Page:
Have you ever heard a flight attendant say “There are a lot of crumb crunchers in this flight”? That means kids. Pilots and crew have developed their own language to feel freer to talk about the passengers and the flight without offending them or scaring them.
Below are a few words and their definitions that they might use during a flight:
Blue juice: The water in the lavatory toilet. “There’s no blue juice in the lav.”
Crotch watch: The required check to make sure all passengers have their seat belts fastened. Also: “groin scan.”
Crumb crunchers: Kids. “We’ve got a lot of crumb crunchers on this flight.”
Deadheading: When an airline employee flies as a passenger for company business.
Gate lice: The people who gather around the gate right before boarding so they can be first on the plane. “Oh, the gate lice are thick today.”
George: Autopilot. “I’ll let George take over.”
Landing lips: Female passengers put on their “landing lips” when they use their lipstick just before landing.
Spinners: Passengers who get on late and don’t have a seat assignment, so they spin around looking for a seat.
Two-for-once special: The plane touches down on landing, bounces up, then touches down again.
Working the village: Working in coach.
Commuter: A crew member who lives in one city but takes a plane to their base city to get to work. These are tired crew members.
Concourse Shoes: High-heeled pumps flight attendants wear to walk though the airport, changed out for comfortable (usually ugly) flats once in the air. Would you believe there is a market for used flight attendant shoes on eBay?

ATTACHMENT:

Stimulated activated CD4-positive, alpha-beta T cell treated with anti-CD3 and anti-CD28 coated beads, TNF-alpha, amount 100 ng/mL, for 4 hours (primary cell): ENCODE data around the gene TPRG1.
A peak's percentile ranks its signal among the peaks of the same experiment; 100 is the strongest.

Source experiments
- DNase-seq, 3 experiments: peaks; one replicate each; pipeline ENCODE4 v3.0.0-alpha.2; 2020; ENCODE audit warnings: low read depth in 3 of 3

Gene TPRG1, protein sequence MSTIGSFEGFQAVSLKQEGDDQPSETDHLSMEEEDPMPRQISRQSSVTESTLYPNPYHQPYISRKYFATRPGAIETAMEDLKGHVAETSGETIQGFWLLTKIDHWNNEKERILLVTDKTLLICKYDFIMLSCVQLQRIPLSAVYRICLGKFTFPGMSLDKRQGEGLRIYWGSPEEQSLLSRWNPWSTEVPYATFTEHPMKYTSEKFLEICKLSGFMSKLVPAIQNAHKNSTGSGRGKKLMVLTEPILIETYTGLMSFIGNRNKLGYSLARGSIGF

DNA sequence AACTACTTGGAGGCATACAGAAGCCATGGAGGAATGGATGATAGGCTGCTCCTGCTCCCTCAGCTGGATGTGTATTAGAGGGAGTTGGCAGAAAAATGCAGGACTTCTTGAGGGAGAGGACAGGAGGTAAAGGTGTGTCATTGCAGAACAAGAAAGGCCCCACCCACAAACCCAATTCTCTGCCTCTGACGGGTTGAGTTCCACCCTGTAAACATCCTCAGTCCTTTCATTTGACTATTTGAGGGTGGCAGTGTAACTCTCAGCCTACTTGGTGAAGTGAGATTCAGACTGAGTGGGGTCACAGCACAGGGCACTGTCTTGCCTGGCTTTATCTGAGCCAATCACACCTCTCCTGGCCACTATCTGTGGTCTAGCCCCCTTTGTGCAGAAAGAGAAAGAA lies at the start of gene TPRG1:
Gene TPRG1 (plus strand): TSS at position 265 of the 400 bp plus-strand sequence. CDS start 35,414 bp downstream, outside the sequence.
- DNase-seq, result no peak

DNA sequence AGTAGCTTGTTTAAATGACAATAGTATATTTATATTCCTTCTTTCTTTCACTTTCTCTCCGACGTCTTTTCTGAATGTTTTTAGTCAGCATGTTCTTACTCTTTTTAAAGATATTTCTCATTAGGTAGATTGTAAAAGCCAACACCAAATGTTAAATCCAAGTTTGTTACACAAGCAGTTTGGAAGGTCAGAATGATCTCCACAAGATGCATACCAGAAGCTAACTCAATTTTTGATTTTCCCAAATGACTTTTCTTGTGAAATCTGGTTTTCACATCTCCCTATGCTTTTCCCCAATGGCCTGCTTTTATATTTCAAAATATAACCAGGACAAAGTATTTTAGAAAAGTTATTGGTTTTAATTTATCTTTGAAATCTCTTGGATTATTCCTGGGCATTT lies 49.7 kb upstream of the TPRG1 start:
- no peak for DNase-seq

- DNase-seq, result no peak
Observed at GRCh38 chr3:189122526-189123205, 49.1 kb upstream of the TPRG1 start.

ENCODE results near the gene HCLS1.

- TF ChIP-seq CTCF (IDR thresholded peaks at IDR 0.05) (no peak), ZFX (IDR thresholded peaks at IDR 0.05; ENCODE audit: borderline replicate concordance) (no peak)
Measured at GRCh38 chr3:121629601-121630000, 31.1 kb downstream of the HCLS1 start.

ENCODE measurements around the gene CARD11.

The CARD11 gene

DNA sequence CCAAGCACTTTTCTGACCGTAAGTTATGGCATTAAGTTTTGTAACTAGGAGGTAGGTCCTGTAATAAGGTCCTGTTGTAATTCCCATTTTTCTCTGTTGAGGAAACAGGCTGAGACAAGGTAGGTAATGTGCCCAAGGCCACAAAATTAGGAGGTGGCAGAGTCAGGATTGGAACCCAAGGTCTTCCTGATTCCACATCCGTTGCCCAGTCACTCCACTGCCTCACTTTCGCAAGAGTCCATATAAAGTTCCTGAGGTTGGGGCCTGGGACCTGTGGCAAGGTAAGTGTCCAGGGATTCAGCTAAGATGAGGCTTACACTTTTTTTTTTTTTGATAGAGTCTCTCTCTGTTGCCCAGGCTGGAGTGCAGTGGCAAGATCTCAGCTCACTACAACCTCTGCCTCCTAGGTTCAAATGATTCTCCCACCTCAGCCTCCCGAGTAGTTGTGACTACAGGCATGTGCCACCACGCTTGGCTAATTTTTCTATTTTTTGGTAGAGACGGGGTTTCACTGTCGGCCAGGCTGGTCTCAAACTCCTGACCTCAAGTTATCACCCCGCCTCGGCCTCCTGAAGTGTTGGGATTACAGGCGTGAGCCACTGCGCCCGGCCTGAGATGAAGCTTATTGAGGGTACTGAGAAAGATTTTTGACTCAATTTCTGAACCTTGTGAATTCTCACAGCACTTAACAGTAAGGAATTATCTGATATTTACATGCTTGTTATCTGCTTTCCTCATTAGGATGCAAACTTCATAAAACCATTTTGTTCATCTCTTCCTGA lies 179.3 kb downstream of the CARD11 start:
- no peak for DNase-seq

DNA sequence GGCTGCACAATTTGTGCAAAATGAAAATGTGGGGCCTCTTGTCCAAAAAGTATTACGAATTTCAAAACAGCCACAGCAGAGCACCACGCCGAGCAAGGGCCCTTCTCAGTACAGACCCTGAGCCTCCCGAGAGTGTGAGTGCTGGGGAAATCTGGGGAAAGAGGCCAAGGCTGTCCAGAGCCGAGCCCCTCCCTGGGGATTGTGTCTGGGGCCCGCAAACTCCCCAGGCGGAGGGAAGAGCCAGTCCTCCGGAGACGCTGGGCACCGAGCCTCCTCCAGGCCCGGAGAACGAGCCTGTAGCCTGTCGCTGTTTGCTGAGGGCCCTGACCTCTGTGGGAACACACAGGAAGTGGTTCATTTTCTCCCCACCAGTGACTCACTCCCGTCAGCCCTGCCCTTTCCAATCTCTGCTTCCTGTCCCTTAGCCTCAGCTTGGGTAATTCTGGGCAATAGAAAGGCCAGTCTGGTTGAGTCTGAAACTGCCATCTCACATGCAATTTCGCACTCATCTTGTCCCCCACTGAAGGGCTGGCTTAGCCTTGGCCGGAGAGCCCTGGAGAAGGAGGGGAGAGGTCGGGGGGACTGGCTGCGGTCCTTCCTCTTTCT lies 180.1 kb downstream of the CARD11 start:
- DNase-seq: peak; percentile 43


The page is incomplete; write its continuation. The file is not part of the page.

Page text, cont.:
Crashpad: Commuters sometimes share an apartment with 20 or more other commuters so they don’t have to pay for a hotel room between trips.
All-Call: “Flight attendants, doors to arrival, crosscheck and all-call.” Often part of the arming/disarming procedure, this is a request that each flight attendant report via intercom from his or her station — a sort of flight attendant conference call.
Flight Level: “We’ve now reached our cruising altitude of flight level three-three-zero. I’ll go ahead and turn off the seat belt sign…” Basically this is a fancy way of telling you how many thousands of feet you are above sea level. Just add a couple of zeroes. Flight level three-three zero is 33,000 feet.
Air Pocket: A downward air current that causes an aircraft to lose altitude abruptly causing a jolt of turbulence.